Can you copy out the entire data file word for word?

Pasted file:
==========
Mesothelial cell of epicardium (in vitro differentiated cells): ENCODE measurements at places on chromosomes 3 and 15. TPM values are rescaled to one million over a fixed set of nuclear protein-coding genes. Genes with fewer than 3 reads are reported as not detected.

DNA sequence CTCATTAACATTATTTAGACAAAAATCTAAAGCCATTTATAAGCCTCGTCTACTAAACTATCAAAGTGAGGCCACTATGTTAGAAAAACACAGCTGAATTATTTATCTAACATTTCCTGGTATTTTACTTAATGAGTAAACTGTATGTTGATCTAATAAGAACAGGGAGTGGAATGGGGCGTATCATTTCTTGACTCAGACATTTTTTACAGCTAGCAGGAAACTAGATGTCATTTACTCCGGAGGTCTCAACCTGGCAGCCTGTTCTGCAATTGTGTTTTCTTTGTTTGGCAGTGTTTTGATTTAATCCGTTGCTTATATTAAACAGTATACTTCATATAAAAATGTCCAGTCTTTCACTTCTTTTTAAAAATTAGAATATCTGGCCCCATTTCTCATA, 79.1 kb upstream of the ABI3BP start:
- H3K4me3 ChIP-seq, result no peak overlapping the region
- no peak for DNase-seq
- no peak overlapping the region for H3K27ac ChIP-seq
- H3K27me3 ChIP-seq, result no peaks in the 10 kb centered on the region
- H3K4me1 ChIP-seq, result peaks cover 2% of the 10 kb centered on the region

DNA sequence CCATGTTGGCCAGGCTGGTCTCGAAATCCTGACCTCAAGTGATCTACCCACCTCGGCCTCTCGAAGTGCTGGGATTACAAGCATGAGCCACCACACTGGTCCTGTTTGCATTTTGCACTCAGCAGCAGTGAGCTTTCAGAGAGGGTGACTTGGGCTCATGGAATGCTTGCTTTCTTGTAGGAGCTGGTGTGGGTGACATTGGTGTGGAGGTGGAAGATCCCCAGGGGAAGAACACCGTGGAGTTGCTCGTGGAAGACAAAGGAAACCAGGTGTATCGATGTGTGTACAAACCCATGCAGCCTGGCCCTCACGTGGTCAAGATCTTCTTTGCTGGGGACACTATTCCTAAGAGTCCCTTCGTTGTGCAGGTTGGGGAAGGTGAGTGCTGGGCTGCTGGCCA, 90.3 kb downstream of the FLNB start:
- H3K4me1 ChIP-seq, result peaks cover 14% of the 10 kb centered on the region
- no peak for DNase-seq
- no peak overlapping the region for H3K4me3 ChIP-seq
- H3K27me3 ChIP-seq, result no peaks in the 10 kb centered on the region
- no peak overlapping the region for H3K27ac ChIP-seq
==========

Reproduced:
Mesothelial cell of epicardium (in vitro differentiated cells): ENCODE measurements at places on chromosomes 3 and 15. TPM values are rescaled to one million over a fixed set of nuclear protein-coding genes. Genes with fewer than 3 reads are reported as not detected.

DNA sequence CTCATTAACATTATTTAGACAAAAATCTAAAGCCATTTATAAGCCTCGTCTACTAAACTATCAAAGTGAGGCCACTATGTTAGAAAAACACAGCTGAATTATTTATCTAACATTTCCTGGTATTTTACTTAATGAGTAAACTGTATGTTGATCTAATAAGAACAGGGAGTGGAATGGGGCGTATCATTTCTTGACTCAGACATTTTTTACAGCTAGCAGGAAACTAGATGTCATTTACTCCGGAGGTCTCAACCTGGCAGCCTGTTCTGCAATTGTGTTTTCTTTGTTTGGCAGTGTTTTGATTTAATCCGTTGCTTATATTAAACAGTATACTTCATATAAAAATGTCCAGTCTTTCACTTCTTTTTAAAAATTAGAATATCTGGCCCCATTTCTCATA, 79.1 kb upstream of the ABI3BP start:
- H3K4me3 ChIP-seq, result no peak overlapping the region
- no peak for DNase-seq
- no peak overlapping the region for H3K27ac ChIP-seq
- H3K27me3 ChIP-seq, result no peaks in the 10 kb centered on the region
- H3K4me1 ChIP-seq, result peaks cover 2% of the 10 kb centered on the region

DNA sequence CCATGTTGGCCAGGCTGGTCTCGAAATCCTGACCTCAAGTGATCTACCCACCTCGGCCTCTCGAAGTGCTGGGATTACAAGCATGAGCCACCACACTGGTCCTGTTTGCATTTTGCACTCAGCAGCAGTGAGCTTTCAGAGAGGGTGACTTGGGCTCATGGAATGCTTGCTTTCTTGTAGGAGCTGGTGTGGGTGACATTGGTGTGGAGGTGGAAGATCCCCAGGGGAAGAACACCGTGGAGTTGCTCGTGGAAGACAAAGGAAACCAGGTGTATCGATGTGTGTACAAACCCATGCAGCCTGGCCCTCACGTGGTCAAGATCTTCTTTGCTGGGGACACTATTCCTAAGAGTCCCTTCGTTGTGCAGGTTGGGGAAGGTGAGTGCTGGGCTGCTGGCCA, 90.3 kb downstream of the FLNB start:
- H3K4me1 ChIP-seq, result peaks cover 14% of the 10 kb centered on the region
- no peak for DNase-seq
- no peak overlapping the region for H3K4me3 ChIP-seq
- H3K27me3 ChIP-seq, result no peaks in the 10 kb centered on the region
- no peak overlapping the region for H3K27ac ChIP-seq